Chris Lange, FISM News
A Finnish Parliamentarian accused of “hate speech” for expressing her biblical beliefs on marriage and sexuality has been acquitted on all charges.
Alliance Defending Freedom International, which represented Finnish MP Päivi Räsänen and Bishop Juhana Pohjola in the case, announced last Wednesday that a Finnish court concluded that “it is not for the district court to interpret biblical concepts” in a unanimous ruling.
Räsänen, who was facing up to two years in prison, expressed her relief upon learning of the court’s decision.
“I am so grateful the court recognized the threat to free speech and ruled in our favor,” she said. “I feel a weight has been lifted off my shoulders after being acquitted.
Räsänen said that, while she is thankful for having had the opportunity to defend free speech, she hopes the outcome of her case “will help prevent others from having to go through the same ordeal.”
Räsänen, a former Minister of the Interior, and Bishop Pohjola were accused last fall of spreading “hate speech.” The charges stemmed from their disseminating of a 2004 pamphlet written by Räsänen titled “Male and Female He Created Them,” in which she made a biblical case against homosexuality. The charges against Räsänen also reference a 2019 tweet criticizing the Finnish Lutheran Church for supporting Pride Month, as well as comments she made on homosexuality during a 2019 radio debate.
“We welcome the Helsinki District Court’s ruling,” Paul Coleman, Executive Director of ADF International, said in a statement. Coleman had previously called the charges “unprecedented.”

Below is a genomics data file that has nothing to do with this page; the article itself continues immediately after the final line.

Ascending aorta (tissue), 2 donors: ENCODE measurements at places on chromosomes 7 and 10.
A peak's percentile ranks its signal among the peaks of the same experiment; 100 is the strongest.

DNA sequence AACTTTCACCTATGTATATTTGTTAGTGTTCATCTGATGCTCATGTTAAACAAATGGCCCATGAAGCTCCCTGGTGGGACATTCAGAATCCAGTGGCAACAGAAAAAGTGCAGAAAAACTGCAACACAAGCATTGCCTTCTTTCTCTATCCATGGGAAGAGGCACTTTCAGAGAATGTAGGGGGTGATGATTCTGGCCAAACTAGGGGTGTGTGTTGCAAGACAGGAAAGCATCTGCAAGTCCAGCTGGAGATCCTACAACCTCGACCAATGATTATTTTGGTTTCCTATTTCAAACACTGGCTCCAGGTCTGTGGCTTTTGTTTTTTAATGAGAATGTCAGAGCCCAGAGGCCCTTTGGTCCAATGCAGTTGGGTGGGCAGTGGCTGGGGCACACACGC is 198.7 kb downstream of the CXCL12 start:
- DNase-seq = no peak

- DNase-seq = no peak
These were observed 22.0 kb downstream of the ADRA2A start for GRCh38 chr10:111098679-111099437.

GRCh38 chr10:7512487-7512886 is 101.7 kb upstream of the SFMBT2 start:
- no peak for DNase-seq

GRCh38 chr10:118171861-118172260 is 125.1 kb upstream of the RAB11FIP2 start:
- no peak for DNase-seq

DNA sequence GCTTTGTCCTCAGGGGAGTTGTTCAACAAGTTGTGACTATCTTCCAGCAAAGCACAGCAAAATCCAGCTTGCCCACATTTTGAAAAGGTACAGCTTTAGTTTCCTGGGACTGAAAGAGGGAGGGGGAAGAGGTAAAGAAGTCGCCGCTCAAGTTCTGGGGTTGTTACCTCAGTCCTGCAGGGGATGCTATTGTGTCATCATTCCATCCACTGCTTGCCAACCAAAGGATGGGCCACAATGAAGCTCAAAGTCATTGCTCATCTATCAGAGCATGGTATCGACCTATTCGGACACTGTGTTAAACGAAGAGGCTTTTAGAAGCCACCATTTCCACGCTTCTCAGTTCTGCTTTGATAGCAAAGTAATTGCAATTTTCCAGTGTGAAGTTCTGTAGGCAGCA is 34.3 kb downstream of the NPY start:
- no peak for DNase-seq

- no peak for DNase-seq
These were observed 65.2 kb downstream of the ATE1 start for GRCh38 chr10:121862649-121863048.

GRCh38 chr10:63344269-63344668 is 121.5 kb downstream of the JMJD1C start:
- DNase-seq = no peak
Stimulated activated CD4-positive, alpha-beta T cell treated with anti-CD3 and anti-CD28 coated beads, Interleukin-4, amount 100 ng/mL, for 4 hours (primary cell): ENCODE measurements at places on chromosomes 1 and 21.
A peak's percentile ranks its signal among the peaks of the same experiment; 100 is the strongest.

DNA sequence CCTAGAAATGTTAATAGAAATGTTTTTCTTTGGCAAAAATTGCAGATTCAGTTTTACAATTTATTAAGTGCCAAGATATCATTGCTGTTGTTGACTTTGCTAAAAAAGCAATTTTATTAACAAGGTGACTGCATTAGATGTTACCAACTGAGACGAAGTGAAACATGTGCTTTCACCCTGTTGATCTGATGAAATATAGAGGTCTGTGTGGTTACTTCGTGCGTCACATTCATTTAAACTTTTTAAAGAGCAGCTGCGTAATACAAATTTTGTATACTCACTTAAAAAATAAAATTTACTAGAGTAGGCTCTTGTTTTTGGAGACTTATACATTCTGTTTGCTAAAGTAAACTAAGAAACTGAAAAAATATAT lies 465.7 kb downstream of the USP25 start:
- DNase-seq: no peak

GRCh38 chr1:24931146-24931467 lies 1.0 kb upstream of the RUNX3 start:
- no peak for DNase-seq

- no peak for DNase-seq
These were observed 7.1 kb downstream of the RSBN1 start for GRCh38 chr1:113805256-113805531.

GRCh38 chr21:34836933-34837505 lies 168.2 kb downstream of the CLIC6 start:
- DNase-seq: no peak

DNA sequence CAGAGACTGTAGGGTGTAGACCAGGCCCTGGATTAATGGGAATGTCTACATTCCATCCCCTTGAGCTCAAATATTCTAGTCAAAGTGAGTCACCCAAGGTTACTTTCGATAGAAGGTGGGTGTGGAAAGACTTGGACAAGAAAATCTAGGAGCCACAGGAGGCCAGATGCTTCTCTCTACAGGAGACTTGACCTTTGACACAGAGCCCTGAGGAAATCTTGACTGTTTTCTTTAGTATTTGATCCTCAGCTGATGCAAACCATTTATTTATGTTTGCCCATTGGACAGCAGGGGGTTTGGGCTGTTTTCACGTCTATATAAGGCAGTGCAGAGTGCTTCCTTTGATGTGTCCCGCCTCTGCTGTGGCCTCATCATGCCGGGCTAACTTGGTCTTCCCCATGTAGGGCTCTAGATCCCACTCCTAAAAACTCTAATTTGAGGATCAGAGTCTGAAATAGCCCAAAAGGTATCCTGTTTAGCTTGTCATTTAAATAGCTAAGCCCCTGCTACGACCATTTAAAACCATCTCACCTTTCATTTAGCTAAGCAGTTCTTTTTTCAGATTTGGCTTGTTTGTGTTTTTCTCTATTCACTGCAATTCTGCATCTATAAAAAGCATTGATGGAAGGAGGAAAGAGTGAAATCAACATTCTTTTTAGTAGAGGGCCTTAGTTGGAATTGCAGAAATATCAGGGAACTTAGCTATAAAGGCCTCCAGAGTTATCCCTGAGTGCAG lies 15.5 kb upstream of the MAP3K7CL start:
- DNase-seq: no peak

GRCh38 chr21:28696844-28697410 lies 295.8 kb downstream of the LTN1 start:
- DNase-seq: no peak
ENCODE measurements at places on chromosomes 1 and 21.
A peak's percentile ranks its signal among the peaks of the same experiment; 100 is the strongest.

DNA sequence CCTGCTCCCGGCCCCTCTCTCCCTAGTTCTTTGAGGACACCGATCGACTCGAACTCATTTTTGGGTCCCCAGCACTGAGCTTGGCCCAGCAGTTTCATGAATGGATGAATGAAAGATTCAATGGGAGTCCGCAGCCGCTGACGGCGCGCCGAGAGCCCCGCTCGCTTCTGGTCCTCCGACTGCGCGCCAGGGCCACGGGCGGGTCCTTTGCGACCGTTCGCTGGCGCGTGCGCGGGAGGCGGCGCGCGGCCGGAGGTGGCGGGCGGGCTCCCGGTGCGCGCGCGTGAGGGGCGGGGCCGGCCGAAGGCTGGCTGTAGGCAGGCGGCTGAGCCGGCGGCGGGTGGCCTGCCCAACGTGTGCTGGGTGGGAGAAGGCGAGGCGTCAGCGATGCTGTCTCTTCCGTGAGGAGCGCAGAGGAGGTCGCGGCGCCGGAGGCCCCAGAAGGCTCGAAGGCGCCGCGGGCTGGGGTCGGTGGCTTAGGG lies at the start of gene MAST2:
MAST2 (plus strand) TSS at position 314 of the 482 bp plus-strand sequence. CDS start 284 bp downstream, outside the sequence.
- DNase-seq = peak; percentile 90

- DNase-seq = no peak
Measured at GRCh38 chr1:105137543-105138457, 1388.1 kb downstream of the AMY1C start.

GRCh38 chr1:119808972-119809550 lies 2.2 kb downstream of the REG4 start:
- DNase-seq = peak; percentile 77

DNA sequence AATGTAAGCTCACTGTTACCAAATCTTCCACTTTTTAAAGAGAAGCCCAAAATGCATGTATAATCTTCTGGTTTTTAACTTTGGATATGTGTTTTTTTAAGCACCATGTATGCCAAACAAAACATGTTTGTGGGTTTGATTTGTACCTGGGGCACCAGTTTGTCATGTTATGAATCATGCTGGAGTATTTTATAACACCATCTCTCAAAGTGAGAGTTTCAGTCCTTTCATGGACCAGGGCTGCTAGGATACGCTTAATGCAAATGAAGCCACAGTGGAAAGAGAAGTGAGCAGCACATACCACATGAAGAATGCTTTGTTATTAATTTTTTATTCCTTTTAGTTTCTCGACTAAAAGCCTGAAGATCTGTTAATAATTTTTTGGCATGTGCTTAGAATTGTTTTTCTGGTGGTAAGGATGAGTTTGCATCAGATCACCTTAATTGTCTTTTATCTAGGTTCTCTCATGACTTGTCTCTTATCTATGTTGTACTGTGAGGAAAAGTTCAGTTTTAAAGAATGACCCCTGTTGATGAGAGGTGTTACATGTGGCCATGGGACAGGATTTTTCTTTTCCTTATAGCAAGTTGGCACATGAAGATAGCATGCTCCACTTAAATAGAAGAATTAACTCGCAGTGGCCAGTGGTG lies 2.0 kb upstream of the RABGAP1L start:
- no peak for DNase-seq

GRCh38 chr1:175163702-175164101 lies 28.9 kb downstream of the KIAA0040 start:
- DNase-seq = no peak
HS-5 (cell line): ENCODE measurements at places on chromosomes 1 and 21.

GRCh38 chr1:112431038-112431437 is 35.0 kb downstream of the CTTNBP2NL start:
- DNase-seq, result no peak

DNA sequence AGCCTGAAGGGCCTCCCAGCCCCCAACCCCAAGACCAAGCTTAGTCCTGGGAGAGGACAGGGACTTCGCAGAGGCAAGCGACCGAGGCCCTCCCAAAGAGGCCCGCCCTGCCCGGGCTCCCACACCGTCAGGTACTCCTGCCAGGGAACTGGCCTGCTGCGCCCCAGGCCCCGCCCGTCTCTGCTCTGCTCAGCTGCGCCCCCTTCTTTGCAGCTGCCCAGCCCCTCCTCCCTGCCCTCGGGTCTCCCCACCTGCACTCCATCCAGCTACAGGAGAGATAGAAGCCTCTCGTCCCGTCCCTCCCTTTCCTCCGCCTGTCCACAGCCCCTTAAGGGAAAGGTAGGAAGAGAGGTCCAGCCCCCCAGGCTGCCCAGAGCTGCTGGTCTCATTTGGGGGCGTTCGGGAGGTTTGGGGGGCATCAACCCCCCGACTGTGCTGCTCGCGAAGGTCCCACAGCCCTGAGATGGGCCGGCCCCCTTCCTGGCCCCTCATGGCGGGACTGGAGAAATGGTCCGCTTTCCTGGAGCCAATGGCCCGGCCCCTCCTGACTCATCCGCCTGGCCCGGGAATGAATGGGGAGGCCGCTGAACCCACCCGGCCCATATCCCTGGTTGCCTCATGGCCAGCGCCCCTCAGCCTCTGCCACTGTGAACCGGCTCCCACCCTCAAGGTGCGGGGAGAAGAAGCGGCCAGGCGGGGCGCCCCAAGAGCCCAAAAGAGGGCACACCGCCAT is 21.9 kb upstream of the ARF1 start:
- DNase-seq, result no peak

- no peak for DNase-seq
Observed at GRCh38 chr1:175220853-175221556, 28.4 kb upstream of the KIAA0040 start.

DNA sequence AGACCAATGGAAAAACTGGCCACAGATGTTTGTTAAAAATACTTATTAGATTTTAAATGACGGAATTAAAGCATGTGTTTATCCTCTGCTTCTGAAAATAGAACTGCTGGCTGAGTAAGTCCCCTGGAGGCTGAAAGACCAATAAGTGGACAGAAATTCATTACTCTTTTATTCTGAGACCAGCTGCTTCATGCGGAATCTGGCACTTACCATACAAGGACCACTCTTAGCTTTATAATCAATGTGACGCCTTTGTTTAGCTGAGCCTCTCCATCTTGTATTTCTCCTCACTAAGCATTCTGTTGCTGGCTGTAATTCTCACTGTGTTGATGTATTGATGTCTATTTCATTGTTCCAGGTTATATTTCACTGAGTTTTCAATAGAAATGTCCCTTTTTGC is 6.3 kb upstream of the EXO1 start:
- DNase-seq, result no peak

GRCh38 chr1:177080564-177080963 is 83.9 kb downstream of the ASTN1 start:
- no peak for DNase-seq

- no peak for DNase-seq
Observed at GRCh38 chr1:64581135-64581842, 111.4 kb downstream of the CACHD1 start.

“This is an important decision, which upholds the fundamental right to freedom of speech in Finland. In a free society, everyone should be allowed to share their beliefs without fear of censorship,” he continued. “This is the foundation of every free and democratic society. Criminalizing speech through so-called ‘hate-speech’ laws shuts down important public debates and poses a grave threat to our democracies.”
Christians across many denominations around the globe and other leaders rallied around Räsänen following her arrest. A circulated prayer pledge for the Finnish MP garnered over 14,000 signatures.
The shocking persecution also spurred a group of six Republican Congressmen led by Chip Roy (R-Texas) in November to issue a joint letter to the U.S. Commission on International Religious Freedom Chair Hon. Nadine Maenza expressing alarm over Räsänen’s arrest.
“We are greatly concerned that the use of Finnish hate speech law is tantamount to a secular blasphemy law. It could open the door for [the] prosecution of other devout Christians, Muslims, Jews, and adherents of other faiths for publicly stating their religious beliefs,” the letter stated.
Räsänen had previously said she was willing to go to jail for her beliefs and denied having in any way “defamed homosexuals, whose human dignity and human rights I have constantly said to respect and defend.”
“The early Christians did not renounce their faith in lions’ caves, why should I then renounce my faith in a courtroom? I will not step back from my conviction nor from my writings. I do not apologize for the writings of the Apostle Paul either,” she said in a public statement.